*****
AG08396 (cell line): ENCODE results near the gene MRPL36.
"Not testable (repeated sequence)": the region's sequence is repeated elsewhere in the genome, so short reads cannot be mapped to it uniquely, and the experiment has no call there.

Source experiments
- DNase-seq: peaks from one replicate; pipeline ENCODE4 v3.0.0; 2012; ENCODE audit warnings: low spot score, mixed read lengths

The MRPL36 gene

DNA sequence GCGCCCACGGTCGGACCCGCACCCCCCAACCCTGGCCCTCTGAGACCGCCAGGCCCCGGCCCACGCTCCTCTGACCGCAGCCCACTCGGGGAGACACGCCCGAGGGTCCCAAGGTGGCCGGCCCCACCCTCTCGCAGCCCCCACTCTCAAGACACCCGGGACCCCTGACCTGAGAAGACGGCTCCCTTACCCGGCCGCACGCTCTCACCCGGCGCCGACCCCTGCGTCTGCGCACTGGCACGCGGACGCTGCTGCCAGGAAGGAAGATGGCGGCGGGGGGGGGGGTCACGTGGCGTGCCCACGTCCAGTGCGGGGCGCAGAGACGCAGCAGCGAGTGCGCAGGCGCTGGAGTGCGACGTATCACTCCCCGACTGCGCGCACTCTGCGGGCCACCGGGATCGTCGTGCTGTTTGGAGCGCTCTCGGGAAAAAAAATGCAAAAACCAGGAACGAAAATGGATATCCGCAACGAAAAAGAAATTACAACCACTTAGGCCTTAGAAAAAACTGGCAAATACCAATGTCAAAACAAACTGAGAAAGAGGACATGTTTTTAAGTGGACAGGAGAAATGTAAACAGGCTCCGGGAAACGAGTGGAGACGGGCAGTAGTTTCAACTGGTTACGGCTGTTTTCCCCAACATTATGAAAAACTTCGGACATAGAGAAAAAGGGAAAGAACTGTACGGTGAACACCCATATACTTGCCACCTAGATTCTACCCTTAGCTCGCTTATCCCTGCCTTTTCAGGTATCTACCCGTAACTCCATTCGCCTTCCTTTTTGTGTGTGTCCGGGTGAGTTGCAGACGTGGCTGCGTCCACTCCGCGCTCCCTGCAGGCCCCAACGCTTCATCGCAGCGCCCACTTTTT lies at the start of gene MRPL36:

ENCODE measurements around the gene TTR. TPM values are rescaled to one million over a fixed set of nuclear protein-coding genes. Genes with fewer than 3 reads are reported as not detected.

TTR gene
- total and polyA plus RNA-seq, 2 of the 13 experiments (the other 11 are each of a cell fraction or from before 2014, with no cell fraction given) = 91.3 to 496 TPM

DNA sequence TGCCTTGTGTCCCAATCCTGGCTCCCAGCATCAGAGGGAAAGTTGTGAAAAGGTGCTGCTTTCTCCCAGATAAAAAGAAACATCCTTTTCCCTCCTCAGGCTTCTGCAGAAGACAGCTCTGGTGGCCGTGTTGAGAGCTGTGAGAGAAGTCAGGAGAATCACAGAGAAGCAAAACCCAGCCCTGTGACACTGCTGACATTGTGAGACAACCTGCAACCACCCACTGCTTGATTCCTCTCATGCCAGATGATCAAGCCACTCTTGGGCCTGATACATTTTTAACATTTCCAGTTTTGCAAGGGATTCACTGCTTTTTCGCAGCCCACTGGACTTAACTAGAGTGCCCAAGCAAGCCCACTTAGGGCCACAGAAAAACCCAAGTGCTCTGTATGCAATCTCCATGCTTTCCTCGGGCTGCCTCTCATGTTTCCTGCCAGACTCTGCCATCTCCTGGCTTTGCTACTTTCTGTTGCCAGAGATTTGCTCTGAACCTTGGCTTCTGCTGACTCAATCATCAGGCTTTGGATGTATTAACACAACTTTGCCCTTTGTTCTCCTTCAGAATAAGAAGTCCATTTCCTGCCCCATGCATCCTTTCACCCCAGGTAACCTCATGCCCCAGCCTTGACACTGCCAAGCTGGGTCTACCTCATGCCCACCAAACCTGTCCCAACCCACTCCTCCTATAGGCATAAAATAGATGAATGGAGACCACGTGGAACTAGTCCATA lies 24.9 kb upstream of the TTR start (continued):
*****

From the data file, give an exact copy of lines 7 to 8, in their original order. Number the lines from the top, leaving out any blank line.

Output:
ENCODE measurements around the gene TTR. TPM values are rescaled to one million over a fixed set of nuclear protein-coding genes. Genes with fewer than 3 reads are reported as not detected.

TTR gene